The debate, sponsored by The Times, CNN and Politico and held at the Kodak Theatre in Hollywood, was the first one-on-one meeting between Clinton and Obama. It was also the last before Democrats in 22 states, including California, vote Tuesday.
The gravest distinction came on the war, which loomed large as an issue as the presidential race began but has gradually diminished in the Democratic contests. With the war again the focus, the race reverted to the campaign's purest distillation: Clinton's experience against Obama's judgment.
As she has before, Clinton refused to apologize for voting in the fall of 2002 to give President Bush the authority to use military force against Saddam Hussein. At the time, Obama came out strongly against the war, so it looms as one of the key distinctions between the two. Their Senate votes on war-related funding since Obama was elected in 2004 have been similar.
"I think I made a reasoned judgment," Clinton said in defending the vote. Then she tried to pin the blame for the war on Bush: "Unfortunately, the person who actually got to execute the policy did not."
Twice Clinton insisted that it was time to focus on what the country would do "going forward" -- in effect, leaving behind the discussion over the war vote. She cited Sen. John McCain's criticism of Democratic desires to leave Iraq as proof that she meant to pull American troops out.
"It will be important, however, that our nominee be able to present both a reasoned argument against continuing our presence in Iraq and the necessary credentials and gravitas for commander-in-chief," she said. "That has to cross that threshold in the mind of every American voter."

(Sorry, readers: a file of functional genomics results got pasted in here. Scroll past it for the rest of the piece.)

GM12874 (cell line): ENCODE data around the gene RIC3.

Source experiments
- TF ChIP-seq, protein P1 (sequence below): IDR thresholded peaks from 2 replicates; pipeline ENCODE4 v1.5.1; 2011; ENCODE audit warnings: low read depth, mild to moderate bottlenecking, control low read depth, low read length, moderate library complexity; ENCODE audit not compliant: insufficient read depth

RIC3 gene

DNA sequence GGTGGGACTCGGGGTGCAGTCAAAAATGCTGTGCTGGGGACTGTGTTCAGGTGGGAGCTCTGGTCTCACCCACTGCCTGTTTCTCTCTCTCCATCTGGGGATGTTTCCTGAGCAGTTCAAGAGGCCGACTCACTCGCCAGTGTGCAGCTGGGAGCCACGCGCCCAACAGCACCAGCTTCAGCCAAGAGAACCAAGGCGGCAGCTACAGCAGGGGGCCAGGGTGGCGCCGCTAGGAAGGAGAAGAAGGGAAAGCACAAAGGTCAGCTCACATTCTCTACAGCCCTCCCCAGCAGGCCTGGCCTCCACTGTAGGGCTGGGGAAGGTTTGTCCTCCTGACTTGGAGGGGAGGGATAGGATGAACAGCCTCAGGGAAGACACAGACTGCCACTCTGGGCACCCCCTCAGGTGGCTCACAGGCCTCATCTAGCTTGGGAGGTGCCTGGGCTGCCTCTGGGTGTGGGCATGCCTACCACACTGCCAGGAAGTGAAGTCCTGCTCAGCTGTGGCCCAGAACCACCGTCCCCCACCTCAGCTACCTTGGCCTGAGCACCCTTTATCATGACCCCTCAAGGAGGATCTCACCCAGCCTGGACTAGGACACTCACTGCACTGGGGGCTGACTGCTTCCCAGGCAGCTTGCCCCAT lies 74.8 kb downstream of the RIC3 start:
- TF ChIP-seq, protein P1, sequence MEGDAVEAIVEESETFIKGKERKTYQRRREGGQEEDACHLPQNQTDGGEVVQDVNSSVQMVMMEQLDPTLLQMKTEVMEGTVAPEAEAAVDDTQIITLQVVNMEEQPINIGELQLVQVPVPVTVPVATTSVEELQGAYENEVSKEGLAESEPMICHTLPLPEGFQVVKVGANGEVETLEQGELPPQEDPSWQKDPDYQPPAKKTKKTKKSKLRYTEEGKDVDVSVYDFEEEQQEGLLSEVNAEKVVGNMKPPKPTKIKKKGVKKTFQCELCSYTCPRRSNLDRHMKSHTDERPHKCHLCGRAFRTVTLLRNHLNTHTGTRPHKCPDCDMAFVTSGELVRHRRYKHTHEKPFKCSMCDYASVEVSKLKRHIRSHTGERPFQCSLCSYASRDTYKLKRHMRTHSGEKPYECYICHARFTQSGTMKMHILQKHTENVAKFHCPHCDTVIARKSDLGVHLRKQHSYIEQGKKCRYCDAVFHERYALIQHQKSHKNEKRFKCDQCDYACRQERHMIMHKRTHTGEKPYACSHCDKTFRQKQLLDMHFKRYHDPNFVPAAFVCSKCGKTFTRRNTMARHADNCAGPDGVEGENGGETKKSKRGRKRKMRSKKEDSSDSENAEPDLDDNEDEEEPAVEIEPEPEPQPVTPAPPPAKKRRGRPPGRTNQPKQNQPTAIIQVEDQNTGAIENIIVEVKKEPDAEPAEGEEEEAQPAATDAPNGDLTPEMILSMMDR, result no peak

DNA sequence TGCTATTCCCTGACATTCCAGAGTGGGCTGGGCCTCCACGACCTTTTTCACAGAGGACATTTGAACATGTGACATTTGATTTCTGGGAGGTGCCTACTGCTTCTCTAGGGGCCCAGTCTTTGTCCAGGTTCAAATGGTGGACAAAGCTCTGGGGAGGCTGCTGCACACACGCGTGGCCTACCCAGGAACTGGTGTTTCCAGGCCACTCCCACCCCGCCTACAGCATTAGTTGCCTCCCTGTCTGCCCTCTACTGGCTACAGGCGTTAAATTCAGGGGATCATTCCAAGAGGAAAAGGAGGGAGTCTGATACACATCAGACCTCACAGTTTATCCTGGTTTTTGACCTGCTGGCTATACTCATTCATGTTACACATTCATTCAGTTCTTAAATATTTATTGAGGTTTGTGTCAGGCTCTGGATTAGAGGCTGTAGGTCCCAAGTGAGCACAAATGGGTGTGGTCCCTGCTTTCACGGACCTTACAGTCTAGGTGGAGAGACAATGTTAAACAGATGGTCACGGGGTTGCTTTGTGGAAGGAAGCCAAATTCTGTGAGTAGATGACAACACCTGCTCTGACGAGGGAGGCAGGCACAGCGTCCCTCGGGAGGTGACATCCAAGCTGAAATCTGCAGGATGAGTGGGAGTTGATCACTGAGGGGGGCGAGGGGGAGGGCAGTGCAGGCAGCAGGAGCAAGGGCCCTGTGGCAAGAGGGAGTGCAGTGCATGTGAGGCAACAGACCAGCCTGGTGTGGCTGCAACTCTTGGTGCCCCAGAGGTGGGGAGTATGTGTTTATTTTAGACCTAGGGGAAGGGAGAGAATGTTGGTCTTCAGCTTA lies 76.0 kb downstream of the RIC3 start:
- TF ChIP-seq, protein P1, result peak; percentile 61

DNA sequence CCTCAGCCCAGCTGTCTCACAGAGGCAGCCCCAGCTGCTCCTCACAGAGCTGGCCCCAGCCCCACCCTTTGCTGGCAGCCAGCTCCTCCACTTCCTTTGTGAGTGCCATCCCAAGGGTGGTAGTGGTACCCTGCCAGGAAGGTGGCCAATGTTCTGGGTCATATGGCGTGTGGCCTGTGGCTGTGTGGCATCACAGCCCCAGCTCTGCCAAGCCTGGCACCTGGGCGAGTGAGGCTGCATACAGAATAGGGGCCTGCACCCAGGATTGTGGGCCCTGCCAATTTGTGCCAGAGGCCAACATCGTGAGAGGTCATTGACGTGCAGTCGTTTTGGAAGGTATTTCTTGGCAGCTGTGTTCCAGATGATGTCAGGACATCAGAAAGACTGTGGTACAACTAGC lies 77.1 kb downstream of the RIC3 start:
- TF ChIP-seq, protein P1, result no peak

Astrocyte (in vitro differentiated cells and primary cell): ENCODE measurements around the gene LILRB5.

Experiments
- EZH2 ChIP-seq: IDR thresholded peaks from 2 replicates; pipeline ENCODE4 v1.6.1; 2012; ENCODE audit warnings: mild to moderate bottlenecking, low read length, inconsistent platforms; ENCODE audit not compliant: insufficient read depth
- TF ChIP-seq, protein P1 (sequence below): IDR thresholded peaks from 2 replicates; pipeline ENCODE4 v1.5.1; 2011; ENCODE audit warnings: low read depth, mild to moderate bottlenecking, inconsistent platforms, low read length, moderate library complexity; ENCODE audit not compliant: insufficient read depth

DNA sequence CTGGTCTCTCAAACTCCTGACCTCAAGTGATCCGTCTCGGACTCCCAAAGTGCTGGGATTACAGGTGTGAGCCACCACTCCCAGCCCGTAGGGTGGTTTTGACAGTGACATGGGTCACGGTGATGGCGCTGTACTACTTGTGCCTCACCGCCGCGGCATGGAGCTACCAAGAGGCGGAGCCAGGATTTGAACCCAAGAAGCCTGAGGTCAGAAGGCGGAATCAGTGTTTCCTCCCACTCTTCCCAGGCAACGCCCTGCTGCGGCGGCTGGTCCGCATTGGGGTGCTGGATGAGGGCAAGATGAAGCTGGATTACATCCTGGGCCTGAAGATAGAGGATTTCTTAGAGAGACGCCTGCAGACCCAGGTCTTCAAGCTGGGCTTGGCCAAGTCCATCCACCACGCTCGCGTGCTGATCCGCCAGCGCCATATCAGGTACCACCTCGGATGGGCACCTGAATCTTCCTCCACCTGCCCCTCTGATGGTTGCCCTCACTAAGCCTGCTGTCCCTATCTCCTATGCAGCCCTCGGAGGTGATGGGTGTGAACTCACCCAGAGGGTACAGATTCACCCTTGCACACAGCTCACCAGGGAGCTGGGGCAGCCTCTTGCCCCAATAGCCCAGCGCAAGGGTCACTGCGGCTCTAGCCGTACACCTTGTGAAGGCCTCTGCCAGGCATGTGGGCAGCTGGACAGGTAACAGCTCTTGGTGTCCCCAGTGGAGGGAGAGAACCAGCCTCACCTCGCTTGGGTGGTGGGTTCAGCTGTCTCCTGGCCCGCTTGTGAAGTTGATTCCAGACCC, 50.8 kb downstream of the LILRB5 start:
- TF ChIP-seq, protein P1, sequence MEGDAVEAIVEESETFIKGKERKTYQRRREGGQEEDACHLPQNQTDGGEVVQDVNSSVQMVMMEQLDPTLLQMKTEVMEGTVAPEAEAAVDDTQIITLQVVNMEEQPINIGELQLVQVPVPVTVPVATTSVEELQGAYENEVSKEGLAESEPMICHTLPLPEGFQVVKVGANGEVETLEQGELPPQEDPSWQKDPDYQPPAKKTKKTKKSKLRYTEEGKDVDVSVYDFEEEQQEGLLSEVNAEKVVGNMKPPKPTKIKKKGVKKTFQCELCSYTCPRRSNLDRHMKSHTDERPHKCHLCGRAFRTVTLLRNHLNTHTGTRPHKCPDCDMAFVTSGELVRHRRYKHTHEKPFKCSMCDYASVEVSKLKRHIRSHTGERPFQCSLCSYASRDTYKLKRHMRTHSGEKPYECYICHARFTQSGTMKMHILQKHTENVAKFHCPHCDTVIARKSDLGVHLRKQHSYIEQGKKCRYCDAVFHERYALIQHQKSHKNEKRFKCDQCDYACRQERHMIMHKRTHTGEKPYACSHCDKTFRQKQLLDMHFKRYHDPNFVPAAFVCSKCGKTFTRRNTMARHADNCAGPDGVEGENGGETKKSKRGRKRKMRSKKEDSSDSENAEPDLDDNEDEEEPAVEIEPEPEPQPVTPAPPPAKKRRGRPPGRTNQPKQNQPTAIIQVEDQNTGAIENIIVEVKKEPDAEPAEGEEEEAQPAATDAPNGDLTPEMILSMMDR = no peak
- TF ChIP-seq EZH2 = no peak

Obama, however, insisted that Clinton's authorization vote defined who would run the strongest race for the White House in November.
"I will be the Democrat who will be most effective in going up against a John McCain -- or any other Republican, because they all want basically a continuation of George Bush's policies -- because I will offer a clear contrast as somebody who never supported this war, thought it was a bad idea," Obama declared.
He directly took up Clinton's implicit criticism of his "gravitas."
"Sen. Clinton mentioned the issue of gravitas and judgment," he said. "I think it is much easier for us to have the argument when we have a nominee who says, 'I always thought this was a bad idea, this was a bad strategy.' "
Later, he said of the upcoming fight with the eventual Republican nominee, "That is an argument that I think we are going to have an easier time making if they can't turn around and say, 'But hold on a second, you supported this.' "
Despite that disagreement, and a few others on smaller policy differences, the two candidates treated each other largely with deference. Unlike Wednesday's Republican debate at the Reagan Library, where John McCain and Mitt Romney glared through clenched-jaw disagreements and impugned one another's integrity, the New York and Illinois senators sat side by side and behaved as though a cross word had never come between them.
There were many uses of the word "we" -- as though the candidates were already presenting a united front against the Republicans. Each took pains to criticize McCain, President Bush and Republicans in general as much as the other.
From the opening words, they seemed intent on dispelling any lingering shadows from the bitter South Carolina contest.
"I was friends with Hillary Clinton before we started this campaign. I will be friends with Hillary Clinton after this campaign is over," Obama said.
Clinton returned the sentiment. "The differences between Barack and I pale in comparison to the differences that we have with the Republicans," she said, before mildly mentioning a few of the Democratic differences.
And she alluded to the jointly historic nature of their effort. Wednesday's withdrawal from the race of former North Carolina Sen. John Edwards meant that either a woman or an African American was in line to be the next Democratic presidential nominee.